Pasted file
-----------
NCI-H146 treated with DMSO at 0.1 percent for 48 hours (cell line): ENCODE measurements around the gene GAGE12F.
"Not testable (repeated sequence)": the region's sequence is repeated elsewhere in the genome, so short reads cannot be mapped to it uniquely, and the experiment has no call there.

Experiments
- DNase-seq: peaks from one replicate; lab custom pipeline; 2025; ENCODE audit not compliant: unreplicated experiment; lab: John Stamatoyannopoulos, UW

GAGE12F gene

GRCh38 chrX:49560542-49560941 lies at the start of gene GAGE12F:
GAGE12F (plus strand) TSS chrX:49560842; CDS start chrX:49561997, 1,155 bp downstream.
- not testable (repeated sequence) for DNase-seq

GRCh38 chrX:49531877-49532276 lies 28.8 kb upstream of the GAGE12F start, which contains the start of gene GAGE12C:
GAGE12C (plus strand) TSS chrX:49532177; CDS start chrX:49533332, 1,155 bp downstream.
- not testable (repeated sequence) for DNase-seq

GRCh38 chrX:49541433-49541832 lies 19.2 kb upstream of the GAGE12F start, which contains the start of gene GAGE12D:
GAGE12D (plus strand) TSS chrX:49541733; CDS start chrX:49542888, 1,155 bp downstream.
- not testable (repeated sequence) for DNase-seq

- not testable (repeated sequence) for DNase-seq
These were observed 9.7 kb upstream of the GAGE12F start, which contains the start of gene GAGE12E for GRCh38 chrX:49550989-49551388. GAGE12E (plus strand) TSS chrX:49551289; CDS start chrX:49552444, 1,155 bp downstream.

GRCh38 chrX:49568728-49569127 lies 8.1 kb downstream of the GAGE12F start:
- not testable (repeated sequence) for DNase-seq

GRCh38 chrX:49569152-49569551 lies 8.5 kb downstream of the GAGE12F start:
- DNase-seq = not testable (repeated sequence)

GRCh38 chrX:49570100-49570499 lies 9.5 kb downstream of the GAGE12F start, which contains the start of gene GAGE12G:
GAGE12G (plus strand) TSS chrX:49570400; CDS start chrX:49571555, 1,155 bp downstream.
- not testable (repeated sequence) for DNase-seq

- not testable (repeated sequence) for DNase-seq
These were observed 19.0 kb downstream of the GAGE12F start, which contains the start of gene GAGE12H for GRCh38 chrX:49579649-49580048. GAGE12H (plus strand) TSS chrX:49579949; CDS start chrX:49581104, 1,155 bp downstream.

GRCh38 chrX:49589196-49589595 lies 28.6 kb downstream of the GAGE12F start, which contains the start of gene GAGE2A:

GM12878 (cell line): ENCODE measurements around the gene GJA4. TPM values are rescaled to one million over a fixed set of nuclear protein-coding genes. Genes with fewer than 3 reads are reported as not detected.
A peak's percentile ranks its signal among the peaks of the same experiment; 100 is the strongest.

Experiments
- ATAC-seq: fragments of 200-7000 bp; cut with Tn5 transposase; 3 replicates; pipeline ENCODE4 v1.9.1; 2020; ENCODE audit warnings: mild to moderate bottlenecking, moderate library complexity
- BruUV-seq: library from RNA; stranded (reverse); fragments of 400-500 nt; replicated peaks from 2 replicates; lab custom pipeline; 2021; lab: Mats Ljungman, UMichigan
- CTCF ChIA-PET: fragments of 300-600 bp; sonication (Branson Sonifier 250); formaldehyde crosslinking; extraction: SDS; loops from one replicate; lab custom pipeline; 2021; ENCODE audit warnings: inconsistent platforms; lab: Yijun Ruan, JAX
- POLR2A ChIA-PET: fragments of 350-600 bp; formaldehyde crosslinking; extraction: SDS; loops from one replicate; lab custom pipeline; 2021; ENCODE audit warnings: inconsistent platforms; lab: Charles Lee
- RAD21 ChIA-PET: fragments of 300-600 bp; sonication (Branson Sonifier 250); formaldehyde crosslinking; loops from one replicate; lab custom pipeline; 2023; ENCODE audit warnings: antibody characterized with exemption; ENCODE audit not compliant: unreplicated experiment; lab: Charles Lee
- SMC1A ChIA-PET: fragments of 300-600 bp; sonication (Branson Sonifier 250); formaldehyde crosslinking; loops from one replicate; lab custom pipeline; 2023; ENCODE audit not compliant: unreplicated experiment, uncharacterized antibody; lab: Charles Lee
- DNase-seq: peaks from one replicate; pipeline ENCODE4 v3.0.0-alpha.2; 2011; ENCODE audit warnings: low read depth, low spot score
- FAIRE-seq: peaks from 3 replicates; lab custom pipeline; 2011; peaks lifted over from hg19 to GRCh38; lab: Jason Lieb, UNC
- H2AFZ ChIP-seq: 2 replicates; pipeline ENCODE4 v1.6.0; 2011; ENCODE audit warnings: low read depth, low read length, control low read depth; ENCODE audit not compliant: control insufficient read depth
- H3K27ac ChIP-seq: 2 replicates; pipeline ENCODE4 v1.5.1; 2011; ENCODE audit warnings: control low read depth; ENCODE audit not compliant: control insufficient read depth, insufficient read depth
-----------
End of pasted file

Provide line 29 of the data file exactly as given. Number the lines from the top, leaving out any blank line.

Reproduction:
Experiments